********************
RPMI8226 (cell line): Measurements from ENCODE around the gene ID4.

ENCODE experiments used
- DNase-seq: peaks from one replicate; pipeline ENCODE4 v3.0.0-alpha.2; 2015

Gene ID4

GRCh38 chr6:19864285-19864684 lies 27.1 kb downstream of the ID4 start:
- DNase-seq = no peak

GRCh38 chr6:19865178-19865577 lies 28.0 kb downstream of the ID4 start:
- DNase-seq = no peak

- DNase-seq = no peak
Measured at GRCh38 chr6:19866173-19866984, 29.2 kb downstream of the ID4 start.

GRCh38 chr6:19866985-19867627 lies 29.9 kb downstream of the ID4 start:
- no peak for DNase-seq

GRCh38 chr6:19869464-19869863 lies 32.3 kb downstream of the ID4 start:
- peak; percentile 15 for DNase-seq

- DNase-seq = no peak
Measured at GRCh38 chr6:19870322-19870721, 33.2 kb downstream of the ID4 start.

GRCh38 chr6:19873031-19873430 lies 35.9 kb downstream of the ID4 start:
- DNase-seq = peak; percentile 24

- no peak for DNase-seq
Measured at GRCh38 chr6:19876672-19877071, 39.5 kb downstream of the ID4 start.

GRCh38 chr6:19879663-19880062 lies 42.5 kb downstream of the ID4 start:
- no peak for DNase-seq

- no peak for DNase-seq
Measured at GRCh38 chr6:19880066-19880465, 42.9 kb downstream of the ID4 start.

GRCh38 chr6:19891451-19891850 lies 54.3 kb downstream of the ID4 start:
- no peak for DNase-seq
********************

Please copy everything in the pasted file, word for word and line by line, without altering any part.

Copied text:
RPMI8226 (cell line): Measurements from ENCODE around the gene ID4.

ENCODE experiments used
- DNase-seq: peaks from one replicate; pipeline ENCODE4 v3.0.0-alpha.2; 2015

Gene ID4

GRCh38 chr6:19864285-19864684 lies 27.1 kb downstream of the ID4 start:
- DNase-seq = no peak

GRCh38 chr6:19865178-19865577 lies 28.0 kb downstream of the ID4 start:
- DNase-seq = no peak

- DNase-seq = no peak
Measured at GRCh38 chr6:19866173-19866984, 29.2 kb downstream of the ID4 start.

GRCh38 chr6:19866985-19867627 lies 29.9 kb downstream of the ID4 start:
- no peak for DNase-seq

GRCh38 chr6:19869464-19869863 lies 32.3 kb downstream of the ID4 start:
- peak; percentile 15 for DNase-seq

- DNase-seq = no peak
Measured at GRCh38 chr6:19870322-19870721, 33.2 kb downstream of the ID4 start.

GRCh38 chr6:19873031-19873430 lies 35.9 kb downstream of the ID4 start:
- DNase-seq = peak; percentile 24

- no peak for DNase-seq
Measured at GRCh38 chr6:19876672-19877071, 39.5 kb downstream of the ID4 start.

GRCh38 chr6:19879663-19880062 lies 42.5 kb downstream of the ID4 start:
- no peak for DNase-seq

- no peak for DNase-seq
Measured at GRCh38 chr6:19880066-19880465, 42.9 kb downstream of the ID4 start.

GRCh38 chr6:19891451-19891850 lies 54.3 kb downstream of the ID4 start:
- no peak for DNase-seq